What’s in a Label?


Reading Labels

Reading Labels

Why do we use synthetic fragrances and cleaners on our skin and in our home?

Did you know- Synthetic fragrances contain hormone (endocrine) disruptors that can lead to a whole host of medical problems, including hormone imbalance, thyroid issues and cancer?

Synthetic fragrances kick allergic reactions into high gear for many people, leading to headaches, respiratory issues and other disorders.

Millions of people suffer from sensitivities to synthetic fragrance, so that sexy scent you think you’re blessing the world with is actually making life harder for people around you.

Now let’s take a look in the bathroom and check your personal care products. Look at the ingredients and note the warnings. For instance: Does your toothpaste tube have a warning statement? Ask why!  Next be willing to throw out personal care products that contain harsh chemicals. Buy and use products created specifically with your health in mind. Sure it will cost you more, but good health is the best health insurance money can buy.

Now let’s take a visit under your kitchen sink. How toxic are your cleaning products? Did you know Ajax, Comet, Lysol, Murphy’s oil and many more contains hidden mercury?

Mercury as a contaminant. The mercury-cell process is one of the processes that may be used to manufacture common ingredients of cleaners and degreasers: sodium hydroxide (caustic soda), potassium hydroxide, chlorine and hydrochloric acid (muriatic acid). When these chemicals are used to make other products, such as bleach or soaps, mercury contamination can be introduced into the final product.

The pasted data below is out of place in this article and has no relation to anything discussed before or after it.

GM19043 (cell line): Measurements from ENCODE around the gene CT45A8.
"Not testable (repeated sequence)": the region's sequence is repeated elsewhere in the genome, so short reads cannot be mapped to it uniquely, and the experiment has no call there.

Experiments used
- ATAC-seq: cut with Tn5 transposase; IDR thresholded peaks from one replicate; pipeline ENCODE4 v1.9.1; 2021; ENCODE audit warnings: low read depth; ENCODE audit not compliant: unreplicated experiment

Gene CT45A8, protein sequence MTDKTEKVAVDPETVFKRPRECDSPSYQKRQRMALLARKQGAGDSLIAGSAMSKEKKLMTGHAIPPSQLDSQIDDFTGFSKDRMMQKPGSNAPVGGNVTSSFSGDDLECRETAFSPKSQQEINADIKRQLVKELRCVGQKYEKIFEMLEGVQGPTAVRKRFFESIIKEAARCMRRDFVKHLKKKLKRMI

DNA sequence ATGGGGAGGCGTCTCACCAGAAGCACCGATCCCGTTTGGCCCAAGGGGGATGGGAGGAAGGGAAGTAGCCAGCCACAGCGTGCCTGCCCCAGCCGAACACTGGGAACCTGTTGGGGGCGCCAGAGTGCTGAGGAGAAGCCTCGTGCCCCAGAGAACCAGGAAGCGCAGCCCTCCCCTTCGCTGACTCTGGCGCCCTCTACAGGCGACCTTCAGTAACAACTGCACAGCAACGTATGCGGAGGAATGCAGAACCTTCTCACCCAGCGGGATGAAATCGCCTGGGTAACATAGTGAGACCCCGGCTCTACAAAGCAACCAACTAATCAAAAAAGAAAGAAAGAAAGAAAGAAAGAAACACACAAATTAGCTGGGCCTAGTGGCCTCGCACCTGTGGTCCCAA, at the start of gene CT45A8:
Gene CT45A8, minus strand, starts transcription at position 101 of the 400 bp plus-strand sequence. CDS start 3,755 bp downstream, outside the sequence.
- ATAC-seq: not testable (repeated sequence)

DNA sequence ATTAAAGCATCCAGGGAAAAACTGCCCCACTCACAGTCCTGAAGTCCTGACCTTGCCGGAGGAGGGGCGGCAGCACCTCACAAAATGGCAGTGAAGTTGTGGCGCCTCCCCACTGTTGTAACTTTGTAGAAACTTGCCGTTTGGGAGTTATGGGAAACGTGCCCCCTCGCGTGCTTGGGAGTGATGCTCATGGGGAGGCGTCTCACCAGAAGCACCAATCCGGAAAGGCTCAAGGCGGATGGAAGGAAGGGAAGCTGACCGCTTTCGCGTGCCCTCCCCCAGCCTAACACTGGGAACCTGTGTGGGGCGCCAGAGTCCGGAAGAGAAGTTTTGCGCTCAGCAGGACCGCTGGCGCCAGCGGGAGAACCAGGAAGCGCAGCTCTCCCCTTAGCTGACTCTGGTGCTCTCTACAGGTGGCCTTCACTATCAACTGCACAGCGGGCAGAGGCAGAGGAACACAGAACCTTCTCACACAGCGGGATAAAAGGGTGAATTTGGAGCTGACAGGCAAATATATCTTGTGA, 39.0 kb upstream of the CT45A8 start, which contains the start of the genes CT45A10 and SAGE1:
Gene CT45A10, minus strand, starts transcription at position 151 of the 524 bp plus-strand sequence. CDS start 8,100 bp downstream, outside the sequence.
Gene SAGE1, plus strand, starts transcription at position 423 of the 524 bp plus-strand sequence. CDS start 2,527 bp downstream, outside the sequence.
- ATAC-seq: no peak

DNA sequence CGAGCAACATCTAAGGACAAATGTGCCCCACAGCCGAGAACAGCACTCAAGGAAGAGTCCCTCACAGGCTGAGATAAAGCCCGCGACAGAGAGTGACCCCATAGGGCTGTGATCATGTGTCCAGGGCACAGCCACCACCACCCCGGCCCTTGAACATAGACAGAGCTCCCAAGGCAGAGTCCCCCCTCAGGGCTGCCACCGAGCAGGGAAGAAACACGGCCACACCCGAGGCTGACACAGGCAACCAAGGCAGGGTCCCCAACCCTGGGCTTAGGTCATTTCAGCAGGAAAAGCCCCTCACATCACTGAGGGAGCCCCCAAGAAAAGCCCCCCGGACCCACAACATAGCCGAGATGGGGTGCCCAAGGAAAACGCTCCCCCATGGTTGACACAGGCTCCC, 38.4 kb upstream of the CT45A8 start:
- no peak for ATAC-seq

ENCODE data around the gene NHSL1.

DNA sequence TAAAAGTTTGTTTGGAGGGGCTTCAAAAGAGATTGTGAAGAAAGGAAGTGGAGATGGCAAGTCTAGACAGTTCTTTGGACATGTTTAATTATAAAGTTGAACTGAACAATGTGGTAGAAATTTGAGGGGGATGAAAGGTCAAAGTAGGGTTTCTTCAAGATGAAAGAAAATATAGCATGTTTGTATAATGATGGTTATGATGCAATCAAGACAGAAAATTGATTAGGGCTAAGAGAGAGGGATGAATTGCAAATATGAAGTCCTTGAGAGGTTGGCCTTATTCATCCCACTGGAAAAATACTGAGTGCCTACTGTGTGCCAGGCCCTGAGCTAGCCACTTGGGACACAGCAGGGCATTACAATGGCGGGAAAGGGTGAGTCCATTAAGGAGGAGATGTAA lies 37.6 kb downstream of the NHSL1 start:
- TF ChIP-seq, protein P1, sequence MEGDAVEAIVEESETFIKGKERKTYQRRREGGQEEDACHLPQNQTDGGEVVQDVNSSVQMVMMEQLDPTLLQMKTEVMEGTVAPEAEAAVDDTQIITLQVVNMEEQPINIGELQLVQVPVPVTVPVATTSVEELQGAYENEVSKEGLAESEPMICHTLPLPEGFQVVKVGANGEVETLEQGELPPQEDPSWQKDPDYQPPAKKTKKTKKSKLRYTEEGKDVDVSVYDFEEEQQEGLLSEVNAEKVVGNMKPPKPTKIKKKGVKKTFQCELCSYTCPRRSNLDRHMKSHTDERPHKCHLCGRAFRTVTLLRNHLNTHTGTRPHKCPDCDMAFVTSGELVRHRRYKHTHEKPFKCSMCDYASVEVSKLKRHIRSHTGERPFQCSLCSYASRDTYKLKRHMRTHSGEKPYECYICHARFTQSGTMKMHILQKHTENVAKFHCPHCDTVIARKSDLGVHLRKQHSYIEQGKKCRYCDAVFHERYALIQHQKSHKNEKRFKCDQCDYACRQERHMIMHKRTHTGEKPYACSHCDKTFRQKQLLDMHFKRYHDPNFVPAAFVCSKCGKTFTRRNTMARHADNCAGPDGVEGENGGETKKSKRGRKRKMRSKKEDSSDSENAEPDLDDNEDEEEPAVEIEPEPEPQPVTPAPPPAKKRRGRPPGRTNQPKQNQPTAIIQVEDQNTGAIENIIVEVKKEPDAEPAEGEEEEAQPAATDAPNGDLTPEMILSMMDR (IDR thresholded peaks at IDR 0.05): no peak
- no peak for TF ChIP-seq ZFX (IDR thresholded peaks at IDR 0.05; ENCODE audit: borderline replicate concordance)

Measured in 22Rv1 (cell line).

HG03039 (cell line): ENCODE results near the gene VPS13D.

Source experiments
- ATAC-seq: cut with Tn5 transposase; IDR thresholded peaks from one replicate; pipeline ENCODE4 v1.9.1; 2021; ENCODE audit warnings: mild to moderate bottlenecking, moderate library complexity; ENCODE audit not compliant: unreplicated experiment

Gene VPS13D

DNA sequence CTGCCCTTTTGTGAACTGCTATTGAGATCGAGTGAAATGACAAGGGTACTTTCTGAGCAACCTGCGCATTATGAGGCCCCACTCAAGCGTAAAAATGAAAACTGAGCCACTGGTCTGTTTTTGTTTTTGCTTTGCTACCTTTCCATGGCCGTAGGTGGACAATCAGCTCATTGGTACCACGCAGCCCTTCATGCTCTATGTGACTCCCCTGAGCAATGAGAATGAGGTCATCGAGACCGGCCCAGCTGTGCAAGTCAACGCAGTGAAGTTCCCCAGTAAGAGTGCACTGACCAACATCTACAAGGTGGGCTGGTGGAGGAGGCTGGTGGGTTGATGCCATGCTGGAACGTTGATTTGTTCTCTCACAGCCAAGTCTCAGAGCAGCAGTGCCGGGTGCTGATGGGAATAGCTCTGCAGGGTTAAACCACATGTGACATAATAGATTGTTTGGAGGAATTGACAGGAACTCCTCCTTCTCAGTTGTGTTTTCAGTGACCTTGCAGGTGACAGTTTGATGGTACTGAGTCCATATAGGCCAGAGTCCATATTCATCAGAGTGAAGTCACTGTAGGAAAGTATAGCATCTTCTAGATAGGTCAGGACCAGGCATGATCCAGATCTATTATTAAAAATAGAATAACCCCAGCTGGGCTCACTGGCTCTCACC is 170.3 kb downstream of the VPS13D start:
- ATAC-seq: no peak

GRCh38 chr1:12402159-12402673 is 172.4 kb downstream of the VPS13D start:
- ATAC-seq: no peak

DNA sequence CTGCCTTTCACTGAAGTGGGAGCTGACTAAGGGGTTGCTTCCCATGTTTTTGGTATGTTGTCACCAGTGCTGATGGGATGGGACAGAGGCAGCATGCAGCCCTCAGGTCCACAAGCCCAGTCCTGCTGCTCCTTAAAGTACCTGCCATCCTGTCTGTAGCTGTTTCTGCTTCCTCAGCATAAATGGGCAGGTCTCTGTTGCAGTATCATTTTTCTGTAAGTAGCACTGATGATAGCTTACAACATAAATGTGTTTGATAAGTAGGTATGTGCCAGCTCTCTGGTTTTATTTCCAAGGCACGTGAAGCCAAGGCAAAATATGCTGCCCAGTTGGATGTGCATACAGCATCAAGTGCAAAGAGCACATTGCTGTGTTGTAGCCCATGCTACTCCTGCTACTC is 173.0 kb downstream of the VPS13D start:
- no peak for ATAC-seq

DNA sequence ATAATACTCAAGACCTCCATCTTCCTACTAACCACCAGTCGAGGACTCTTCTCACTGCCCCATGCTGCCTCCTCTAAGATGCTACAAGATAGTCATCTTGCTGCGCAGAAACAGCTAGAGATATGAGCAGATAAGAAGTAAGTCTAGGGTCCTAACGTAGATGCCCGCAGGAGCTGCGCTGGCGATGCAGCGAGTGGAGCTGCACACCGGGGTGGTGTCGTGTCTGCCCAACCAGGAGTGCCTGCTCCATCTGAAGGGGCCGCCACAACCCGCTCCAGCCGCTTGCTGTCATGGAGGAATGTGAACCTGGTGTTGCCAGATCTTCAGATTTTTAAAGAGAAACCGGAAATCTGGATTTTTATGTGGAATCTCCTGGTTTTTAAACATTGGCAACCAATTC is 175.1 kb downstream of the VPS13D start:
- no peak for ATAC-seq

Here’s what you can be using instead….

White vinegar for a cleaner. Who would have thought that one liquid could clean everything from windows to toilets, sinks to tile. Keep a spray bottle of half water and half vinegar handy and use it on mirrors, windows and for brightening water faucets. It shines metal and removes mildew, grease and wax build-up. Put white vinegar full strength in the toilet, let it sit for 20 minutes and then scrub as usual. Mix in a little baking soda and let it foam on tile and grout. Or put it with a few drops of organic tea tree essential oil or organic eucalyptus essential oil in a bucket of hot water and you have a great floor cleaner. For the oven, mix 4 Tbsp. vinegar, 3 drops of seventh generation liquid dish soap and 5 Tbsp. baking soda into a paste. Apply to spills with a sponge. Let sit for 45 minutes and scrub clean.

Baking soda. Aside from the aforementioned concoctions, replace your kitchen cleanser with this inexpensive cooking ingredient on tubs and sinks. And it’s for more than making “volcanoes” with children. The foaming action created by mixing it with vinegar can cut through the toughest scum.

Salt. It’s great when used as a scourer, and salt water has an antibacterial effect. It can also be used to remove rust stains and soap scum.

Lemons. Don’t pucker up at this one. Cut a lemon in half and sprinkle coarse salt over kitchen countertops. Now use the lemon, cut side down, as a scourer. It will freshen and clean at the same time. Just wipe with a clean, wet cloth when done.

 

Copyright@2014,2015,2016Connie Rogers

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